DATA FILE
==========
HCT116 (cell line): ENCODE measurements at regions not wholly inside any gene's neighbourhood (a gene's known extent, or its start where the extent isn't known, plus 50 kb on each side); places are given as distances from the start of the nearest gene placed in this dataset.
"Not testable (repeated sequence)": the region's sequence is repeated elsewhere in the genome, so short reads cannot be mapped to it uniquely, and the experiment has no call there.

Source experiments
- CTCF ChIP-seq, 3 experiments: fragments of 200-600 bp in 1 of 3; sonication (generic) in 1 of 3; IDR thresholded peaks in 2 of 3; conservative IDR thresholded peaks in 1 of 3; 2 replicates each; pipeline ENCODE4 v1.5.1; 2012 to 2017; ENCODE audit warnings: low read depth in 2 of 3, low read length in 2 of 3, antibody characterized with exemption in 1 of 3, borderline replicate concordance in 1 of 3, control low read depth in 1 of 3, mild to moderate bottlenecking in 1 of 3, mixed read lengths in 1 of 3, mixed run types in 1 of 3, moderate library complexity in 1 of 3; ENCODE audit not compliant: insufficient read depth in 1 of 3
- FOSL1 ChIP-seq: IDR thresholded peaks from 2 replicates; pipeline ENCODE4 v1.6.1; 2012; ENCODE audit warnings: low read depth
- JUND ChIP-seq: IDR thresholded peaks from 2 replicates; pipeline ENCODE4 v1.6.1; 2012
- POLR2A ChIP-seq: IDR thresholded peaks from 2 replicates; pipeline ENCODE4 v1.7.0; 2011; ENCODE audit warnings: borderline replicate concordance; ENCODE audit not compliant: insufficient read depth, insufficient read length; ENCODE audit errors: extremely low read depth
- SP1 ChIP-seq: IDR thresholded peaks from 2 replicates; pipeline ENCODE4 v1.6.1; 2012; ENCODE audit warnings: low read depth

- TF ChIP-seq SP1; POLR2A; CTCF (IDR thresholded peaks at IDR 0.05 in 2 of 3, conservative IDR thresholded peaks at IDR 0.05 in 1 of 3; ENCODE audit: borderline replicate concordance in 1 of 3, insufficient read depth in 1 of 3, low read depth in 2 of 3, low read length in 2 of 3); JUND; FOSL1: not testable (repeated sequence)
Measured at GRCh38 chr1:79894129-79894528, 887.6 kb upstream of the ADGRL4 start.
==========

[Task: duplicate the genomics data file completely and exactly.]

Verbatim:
HCT116 (cell line): ENCODE measurements at regions not wholly inside any gene's neighbourhood (a gene's known extent, or its start where the extent isn't known, plus 50 kb on each side); places are given as distances from the start of the nearest gene placed in this dataset.
"Not testable (repeated sequence)": the region's sequence is repeated elsewhere in the genome, so short reads cannot be mapped to it uniquely, and the experiment has no call there.

Source experiments
- CTCF ChIP-seq, 3 experiments: fragments of 200-600 bp in 1 of 3; sonication (generic) in 1 of 3; IDR thresholded peaks in 2 of 3; conservative IDR thresholded peaks in 1 of 3; 2 replicates each; pipeline ENCODE4 v1.5.1; 2012 to 2017; ENCODE audit warnings: low read depth in 2 of 3, low read length in 2 of 3, antibody characterized with exemption in 1 of 3, borderline replicate concordance in 1 of 3, control low read depth in 1 of 3, mild to moderate bottlenecking in 1 of 3, mixed read lengths in 1 of 3, mixed run types in 1 of 3, moderate library complexity in 1 of 3; ENCODE audit not compliant: insufficient read depth in 1 of 3
- FOSL1 ChIP-seq: IDR thresholded peaks from 2 replicates; pipeline ENCODE4 v1.6.1; 2012; ENCODE audit warnings: low read depth
- JUND ChIP-seq: IDR thresholded peaks from 2 replicates; pipeline ENCODE4 v1.6.1; 2012
- POLR2A ChIP-seq: IDR thresholded peaks from 2 replicates; pipeline ENCODE4 v1.7.0; 2011; ENCODE audit warnings: borderline replicate concordance; ENCODE audit not compliant: insufficient read depth, insufficient read length; ENCODE audit errors: extremely low read depth
- SP1 ChIP-seq: IDR thresholded peaks from 2 replicates; pipeline ENCODE4 v1.6.1; 2012; ENCODE audit warnings: low read depth

- TF ChIP-seq SP1; POLR2A; CTCF (IDR thresholded peaks at IDR 0.05 in 2 of 3, conservative IDR thresholded peaks at IDR 0.05 in 1 of 3; ENCODE audit: borderline replicate concordance in 1 of 3, insufficient read depth in 1 of 3, low read depth in 2 of 3, low read length in 2 of 3); JUND; FOSL1: not testable (repeated sequence)
Measured at GRCh38 chr1:79894129-79894528, 887.6 kb upstream of the ADGRL4 start.